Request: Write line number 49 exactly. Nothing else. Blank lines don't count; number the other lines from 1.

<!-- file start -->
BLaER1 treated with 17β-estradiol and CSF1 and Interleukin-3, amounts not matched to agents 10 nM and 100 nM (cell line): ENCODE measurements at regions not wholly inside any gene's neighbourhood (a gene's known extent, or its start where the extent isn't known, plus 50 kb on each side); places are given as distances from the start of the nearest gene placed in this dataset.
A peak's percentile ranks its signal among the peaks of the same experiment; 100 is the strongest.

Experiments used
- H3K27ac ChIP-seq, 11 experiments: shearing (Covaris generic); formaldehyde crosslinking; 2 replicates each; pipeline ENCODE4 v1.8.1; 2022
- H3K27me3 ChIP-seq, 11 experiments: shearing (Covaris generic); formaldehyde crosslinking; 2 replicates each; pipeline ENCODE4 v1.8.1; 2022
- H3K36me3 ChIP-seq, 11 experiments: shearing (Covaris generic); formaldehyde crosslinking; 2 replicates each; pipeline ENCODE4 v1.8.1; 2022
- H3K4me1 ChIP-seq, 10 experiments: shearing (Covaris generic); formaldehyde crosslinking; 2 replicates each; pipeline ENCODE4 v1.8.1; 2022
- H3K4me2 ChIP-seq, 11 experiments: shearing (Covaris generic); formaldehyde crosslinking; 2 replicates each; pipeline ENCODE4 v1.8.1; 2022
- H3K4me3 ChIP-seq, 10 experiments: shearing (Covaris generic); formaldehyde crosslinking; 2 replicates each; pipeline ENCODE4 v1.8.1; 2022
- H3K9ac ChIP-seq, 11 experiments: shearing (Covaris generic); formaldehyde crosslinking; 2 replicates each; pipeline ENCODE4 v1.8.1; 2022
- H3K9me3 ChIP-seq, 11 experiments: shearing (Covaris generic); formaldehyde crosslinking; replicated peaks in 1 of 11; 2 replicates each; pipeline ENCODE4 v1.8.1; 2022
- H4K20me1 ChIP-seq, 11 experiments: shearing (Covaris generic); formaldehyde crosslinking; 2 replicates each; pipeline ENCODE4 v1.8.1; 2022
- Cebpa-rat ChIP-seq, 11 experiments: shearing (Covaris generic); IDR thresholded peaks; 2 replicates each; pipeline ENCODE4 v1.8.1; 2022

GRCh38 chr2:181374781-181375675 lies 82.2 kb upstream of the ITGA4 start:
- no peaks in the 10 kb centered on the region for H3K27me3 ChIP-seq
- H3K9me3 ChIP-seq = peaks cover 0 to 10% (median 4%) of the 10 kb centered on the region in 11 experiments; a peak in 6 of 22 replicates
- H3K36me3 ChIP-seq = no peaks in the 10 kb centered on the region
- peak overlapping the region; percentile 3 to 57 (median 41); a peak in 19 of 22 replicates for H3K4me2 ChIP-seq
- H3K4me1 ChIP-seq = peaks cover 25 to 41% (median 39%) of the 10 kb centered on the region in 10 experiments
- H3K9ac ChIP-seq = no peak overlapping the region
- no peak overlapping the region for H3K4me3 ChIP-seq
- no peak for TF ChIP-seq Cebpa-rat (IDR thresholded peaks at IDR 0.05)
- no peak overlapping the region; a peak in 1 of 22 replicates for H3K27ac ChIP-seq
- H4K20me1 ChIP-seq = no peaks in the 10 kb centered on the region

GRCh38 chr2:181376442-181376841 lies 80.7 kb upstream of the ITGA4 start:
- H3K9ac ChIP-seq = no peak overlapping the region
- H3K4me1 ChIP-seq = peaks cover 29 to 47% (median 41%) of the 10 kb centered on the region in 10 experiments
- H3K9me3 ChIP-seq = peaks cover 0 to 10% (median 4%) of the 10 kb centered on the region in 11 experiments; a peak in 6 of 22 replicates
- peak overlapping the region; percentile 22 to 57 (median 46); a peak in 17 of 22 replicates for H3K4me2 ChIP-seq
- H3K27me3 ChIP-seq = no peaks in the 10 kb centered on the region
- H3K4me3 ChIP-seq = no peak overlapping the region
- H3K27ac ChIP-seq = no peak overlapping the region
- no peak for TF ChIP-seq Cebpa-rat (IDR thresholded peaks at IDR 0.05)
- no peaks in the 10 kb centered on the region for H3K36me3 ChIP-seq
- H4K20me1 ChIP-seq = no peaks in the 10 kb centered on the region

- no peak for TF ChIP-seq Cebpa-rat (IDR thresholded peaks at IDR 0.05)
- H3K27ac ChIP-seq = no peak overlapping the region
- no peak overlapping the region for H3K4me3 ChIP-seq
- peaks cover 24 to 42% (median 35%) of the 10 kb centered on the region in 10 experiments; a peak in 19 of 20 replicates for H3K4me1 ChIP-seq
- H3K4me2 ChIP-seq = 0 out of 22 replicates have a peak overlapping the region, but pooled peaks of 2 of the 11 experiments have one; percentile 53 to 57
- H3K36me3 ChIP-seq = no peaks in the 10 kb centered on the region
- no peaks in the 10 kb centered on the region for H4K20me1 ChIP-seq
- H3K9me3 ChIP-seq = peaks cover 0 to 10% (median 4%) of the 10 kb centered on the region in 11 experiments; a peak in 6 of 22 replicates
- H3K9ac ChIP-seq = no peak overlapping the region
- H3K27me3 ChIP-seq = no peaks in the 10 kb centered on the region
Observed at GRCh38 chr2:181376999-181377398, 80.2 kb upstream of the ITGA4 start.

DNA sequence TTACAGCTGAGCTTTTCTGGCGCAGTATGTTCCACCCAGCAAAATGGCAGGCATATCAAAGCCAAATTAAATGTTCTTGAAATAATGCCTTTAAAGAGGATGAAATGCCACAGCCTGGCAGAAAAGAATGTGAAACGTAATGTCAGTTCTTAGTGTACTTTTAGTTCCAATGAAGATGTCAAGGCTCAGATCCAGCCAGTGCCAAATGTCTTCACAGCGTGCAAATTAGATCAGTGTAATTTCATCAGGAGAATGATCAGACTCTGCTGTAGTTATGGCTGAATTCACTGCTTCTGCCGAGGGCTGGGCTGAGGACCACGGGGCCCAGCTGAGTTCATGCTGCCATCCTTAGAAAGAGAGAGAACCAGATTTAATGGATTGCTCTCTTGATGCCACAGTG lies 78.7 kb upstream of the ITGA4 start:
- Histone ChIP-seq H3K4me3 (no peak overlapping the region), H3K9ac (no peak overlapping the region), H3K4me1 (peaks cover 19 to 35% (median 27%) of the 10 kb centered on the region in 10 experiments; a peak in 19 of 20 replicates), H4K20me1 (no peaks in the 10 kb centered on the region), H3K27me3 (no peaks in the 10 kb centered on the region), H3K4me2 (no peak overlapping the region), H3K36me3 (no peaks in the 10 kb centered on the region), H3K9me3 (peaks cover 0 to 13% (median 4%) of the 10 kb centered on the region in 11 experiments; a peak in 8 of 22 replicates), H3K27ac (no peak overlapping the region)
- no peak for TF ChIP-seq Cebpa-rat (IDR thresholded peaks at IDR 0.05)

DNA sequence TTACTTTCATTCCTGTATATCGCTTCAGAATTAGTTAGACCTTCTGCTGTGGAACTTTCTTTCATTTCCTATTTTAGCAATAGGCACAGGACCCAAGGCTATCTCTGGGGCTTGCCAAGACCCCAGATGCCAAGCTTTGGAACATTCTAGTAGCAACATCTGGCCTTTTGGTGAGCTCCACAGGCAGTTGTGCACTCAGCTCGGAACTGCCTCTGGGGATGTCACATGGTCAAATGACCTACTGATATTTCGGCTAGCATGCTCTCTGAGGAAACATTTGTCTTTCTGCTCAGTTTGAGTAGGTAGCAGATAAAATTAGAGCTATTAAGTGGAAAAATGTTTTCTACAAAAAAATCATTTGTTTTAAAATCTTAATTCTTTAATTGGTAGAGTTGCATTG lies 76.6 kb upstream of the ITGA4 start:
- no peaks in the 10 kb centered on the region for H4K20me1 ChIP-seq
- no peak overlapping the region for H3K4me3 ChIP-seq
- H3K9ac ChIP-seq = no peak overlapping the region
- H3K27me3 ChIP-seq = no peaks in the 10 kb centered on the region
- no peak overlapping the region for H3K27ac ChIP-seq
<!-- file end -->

- no peak for TF ChIP-seq Cebpa-rat (IDR thresholded peaks at IDR 0.05)